There is a nice sculptures museum in Sintra; The museum Anjos Teixeira. It is housed inside a former watermill built at the beginning of the XX century.

If you are interested in sculpture you should visit this museum. Here you can see a large collection of sculptures made by two local artists named Anjos Teixeira (Pedro Augusto dos Anjos Teixeira; the father and Arturo Gaspar dos Anjos Teixeira; the son). Besides the sculptures here you can see lots of drawings and plaster studies.


Palacio da Pena is a palace situated quite far from the center of Sintra.


This palace is a mixture of Arab minarets, towers and domes. It was built between 1840 and 1850.

Prince of Baviera D. Fernando of Saxe-Coburg-Gotha, husband of D. Maria II ordered it to be build on the site of the ruins of the monastery of Our Lady of Pena.


Inside the palace you can see a large ball room, the kitchen and several rooms.

The palace has been painted yellow and pink in the 90' s. These were its original colours.

It is quite expensive to visit the palace, but there are some discounts if you buy a special ticket that entitles you to visit this palace and also the national palace, and maybe some other attractions in Sintra.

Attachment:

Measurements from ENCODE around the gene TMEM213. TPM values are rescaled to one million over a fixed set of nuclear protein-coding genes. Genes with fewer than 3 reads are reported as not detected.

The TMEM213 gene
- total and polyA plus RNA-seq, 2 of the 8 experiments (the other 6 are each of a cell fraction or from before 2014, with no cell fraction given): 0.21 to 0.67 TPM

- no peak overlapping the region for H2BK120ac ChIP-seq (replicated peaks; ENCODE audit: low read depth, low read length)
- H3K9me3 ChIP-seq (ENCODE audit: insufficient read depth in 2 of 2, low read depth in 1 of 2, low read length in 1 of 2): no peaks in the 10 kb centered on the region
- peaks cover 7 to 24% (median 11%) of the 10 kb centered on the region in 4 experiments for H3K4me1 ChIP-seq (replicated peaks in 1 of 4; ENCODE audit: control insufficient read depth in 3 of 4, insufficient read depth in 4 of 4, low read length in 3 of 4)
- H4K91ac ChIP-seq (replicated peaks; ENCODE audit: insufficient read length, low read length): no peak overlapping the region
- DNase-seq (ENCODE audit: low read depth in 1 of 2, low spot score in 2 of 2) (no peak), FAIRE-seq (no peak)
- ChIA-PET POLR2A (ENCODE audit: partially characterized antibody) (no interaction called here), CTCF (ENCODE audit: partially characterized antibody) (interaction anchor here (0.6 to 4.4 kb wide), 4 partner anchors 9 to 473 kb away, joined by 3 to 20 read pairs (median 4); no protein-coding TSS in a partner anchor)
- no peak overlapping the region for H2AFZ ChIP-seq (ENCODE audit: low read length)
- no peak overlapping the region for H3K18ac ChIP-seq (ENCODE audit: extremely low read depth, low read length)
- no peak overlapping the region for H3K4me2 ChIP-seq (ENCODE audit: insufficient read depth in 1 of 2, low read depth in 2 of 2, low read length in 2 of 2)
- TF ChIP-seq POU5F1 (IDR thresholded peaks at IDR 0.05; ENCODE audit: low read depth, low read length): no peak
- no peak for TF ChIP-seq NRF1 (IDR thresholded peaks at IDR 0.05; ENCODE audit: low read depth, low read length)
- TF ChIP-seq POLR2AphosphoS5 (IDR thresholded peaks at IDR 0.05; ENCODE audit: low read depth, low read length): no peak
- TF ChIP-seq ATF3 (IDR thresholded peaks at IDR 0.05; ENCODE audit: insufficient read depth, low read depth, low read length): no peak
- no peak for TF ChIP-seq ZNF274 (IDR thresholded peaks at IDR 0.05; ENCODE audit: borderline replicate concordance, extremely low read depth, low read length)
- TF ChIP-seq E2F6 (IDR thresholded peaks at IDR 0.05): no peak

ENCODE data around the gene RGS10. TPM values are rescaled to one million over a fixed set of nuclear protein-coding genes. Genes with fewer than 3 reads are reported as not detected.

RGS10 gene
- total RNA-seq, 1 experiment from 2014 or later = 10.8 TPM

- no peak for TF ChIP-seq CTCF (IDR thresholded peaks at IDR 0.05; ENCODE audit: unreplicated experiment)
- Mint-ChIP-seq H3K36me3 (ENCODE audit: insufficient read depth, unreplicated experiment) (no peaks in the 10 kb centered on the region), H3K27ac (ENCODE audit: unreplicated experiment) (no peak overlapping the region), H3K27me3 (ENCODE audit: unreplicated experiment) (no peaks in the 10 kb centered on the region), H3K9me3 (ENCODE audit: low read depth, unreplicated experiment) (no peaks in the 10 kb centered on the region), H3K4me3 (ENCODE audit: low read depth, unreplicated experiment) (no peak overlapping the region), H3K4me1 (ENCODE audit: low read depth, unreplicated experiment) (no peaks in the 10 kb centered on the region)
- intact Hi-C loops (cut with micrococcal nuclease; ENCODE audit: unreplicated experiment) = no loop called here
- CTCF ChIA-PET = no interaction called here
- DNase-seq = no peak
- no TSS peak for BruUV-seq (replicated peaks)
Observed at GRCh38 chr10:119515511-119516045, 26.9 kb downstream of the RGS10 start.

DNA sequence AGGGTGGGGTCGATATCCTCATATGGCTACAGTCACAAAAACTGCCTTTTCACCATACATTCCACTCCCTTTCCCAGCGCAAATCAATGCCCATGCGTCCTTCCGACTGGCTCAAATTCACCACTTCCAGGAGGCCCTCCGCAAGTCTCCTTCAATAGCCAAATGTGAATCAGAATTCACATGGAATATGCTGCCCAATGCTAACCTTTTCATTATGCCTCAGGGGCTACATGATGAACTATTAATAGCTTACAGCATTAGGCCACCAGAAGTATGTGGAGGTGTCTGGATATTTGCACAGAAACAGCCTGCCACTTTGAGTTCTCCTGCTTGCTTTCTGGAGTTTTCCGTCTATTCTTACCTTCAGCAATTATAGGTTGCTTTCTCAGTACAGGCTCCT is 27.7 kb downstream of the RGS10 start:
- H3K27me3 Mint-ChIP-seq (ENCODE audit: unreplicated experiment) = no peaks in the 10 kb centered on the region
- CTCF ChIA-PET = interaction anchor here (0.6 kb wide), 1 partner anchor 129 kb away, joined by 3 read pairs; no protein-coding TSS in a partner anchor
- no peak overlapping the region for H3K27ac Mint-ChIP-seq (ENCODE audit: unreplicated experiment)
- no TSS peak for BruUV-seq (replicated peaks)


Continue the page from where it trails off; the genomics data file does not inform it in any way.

A note; don' t leave Sintra without having tried some queijadas! The queijada is one of the two typical pastries of Sintra (the other is travesseiro).

The queijadas are made of a thin pastry case filled with a mixture of cheese, flour, sugar, egg yolk and cinnamon. Queijadas are sold at some other shops and cafes in Sintra.

Its recipe dates back to the 13th or 14th century. It seems that in the middle ages they were used to pay part of the fixed rent of landed properties in the Sintra area.

Some notes about the buses in Sintra.

Bus n. 434 takes a circular route from Sintra to various attractions in the area; including the National Palace, the Moorish Castle and the Pena Palace.

Bus 435 stops near the Museo do Brinquedo and the National Palace (Sintra Vila) then goes to Quinta da Regaleira; to the Palace of Seteais and to Montserrate.

These buses depart from a bus stop near the train station. Tickets can be bought from the driver.

Note; if you have to go only to Sintra Vila, where the National Palace is; take n. 435 bus. You will only pay some cents. Tickets for bus n. 434 costs lots more. I suppose around 5 or 6 euros per person.

Posted by Maurizioagos 01:18 Archived in Portugal Tagged sintra cascais queluz. Comments (6)